Critical revision of the manuscript for important intellectual content: N. B. Record, Onion, Prior, Dixon, S. S. Record, Cayer, Amos, Pearson.

Statistical analysis: N. B. Record, Prior, Amos.

Administrative, technical, or material support: Prior, Dixon, S. S. Record, Fowler, Cayer, Pearson.

Study supervision: Onion, Pearson.

Conflict of Interest Disclosures: All authors have completed and submitted the ICMJE Form for Disclosure of Potential Conflicts of Interest. Dr N. B. Record and Ms S. S. Record reported that they and Franklin Memorial Hospital hold minority interests in Franklin ScoreKeeper, a company formed to develop and market the software developed by the FCHP. No other disclosures were reported.

Funding/Support: Logistical and financial support was provided by Franklin Memorial Hospital. Federal support beginning in 1972 until the mid-1980s came from the Office of Economic Opportunity and the Rural Health Care Service Outreach grant program; multiple small grants of $10 000 to $80 000 over the past 40 years, mostly during the initial 2 decades came from the Federal Health Underserved Rural Area grant program, the Bingham Program, the Regional Medical Program, Maine Bureau of Health, Maine Department of Human Services 314(d) grants, Western Maine Community Partnership, the Healthy Communities Coalition, Franklin Memorial Hospital, the United Way, and others, the details for which are no longer available.

Role of the Sponsors: There was no sponsor and no direct financial support for this report beyond the participation in the study group, from which this article eventually emerged, of some present (G.R.C,) and past (N.B.R., S.S.R., D.C.D., R.E.P.) Franklin Memorial Hospital employees. The hospital and ScoreHealth System provided some administrative support, such as meeting space and clerical services. Neither the hospital nor other partial funders over the decades listed here had any controlling role in the design and conduct of the study; collection, management, analysis, and interpretation of the data; preparation, review, or approval of the manuscript; or decision to submit the manuscript for publication.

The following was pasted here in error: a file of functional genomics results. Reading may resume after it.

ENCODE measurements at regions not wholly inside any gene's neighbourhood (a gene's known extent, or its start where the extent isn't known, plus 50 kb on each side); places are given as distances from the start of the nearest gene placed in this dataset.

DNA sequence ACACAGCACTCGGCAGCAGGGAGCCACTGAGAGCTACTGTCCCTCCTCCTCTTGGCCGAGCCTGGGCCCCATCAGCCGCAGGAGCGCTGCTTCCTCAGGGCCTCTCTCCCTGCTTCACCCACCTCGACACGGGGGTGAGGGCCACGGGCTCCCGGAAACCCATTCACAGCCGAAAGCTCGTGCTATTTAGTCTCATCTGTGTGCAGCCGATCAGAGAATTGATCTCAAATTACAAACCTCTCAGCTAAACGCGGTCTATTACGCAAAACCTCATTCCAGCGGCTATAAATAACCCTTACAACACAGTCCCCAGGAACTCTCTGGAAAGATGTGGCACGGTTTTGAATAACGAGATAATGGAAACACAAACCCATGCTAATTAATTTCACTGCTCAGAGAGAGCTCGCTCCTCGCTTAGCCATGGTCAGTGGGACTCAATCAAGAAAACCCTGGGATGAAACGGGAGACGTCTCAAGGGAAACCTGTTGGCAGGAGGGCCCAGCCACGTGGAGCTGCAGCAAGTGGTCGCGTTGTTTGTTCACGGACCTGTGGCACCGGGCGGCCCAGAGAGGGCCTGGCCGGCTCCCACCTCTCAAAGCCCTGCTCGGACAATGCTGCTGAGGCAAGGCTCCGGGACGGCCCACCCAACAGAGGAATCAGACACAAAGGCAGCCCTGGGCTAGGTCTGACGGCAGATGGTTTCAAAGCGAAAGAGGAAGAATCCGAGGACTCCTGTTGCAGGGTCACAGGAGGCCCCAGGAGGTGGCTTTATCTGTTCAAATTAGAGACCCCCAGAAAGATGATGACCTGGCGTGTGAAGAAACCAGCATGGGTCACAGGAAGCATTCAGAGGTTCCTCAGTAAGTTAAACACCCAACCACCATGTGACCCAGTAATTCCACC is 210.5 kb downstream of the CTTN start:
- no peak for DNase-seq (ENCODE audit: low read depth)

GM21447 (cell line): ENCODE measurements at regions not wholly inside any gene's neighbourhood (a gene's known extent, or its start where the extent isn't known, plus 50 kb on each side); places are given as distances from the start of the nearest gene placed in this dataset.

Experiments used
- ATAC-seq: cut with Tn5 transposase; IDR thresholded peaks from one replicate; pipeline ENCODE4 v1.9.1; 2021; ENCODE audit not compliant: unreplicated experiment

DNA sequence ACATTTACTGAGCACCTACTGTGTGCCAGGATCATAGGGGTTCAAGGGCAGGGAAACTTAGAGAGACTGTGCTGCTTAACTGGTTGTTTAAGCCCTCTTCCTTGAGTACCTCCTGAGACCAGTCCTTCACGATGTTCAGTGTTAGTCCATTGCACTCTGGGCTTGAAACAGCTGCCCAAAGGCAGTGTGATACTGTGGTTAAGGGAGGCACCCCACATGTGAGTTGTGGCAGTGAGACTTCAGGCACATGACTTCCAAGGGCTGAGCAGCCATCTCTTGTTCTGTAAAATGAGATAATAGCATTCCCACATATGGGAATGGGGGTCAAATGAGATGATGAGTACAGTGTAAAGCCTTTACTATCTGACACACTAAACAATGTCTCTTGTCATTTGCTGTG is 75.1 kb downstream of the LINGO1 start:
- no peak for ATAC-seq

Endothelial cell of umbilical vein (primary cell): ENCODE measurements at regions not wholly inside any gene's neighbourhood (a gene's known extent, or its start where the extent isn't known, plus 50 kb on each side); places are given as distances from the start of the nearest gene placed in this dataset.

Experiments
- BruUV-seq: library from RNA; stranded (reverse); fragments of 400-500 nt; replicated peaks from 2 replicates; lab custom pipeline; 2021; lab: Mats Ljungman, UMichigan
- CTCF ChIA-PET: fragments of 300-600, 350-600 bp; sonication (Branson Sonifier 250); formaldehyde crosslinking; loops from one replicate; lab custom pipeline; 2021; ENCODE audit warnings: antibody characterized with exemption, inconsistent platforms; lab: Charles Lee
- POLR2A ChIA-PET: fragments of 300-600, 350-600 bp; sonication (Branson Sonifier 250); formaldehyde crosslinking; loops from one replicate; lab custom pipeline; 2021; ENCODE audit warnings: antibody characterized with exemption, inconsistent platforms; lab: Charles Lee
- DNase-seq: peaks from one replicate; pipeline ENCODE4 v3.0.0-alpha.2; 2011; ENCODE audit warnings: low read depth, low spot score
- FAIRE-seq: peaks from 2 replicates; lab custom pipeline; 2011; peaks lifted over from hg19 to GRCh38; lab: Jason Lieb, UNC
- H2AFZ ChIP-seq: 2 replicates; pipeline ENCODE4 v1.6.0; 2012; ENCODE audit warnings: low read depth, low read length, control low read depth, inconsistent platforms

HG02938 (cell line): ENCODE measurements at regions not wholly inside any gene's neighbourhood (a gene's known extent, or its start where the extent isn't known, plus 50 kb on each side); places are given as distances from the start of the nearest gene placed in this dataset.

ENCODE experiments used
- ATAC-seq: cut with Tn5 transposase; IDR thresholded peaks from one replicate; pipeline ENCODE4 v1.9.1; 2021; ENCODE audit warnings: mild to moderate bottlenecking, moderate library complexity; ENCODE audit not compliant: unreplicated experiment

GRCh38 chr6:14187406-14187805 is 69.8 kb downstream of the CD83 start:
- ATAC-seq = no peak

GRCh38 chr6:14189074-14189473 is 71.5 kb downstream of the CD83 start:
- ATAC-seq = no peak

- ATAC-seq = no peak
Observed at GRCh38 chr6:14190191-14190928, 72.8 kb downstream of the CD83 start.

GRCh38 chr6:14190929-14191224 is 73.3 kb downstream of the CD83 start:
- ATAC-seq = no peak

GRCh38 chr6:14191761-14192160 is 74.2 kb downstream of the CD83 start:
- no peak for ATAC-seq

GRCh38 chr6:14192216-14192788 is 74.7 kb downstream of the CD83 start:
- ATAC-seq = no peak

Additional Contributions: We gratefully acknowledge the vital contributions of Clinton C. Conant, BS, MS, and Paul A. Judkins Jr, BA, both now deceased, for their original leadership in the community and the formation of Rural Health Associates. We also thank Richard Batt, BS, MBA, then president of the local hospital, for recognizing the potential of the Franklin Cardiovascular Health Program (FCHP) to advance area community health; John W. Whittington, MD (Institute for Healthcare Improvement [IHI]) for sharing his outcome vs income adjustment methodology, publishing the IHI internal study of outlier US counties online for public access, and general encouragement; David Harris, RN, PhD (University of Southern Maine), and Sheena Bunnell, PhD, MBA (University of Maine at Farmington), for their advice in study concept and design; Michael Rowland, MD, MPH, and Jay Naliboff, MD (Franklin Memorial Hospital), for study group participation and current Franklin Community Health Network information; Jane Arcari, LPN (FCHP), for more than 20 years of diligent FCHP information system development and support, and who, along with Dwight Payne, BS (ScoreHealth System), and Nicole Ditata, MCHES (Healthy Community Coalition of Greater Franklin County), provided data for this article; Kim E. Haggan (Maine Center for Disease Control’s Office of Data, Research, and Vital Statistics) for her provision of Maine vital statistics records; and W. Gregory Feero, MD (Maine-Dartmouth Family Medicine Residency), James L Glazer, MD (North Conway, New Hampshire, Memorial Hospital/Tufts University School of Medicine), Susan Thomas, MD (ScoreHealth System), and Daniel L. Meyer, PhD (DEWN Associates, Readfield, Maine), for their critical manuscript reviews. None of the authors or contributors received personal compensation for their assistance.

Correction: This article was corrected online April 28, 2015, for errors in the age data in Table 2.

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Dixon  DC.  Franklin County up to date. J Maine Med Assoc. 1971;62(11):278-279.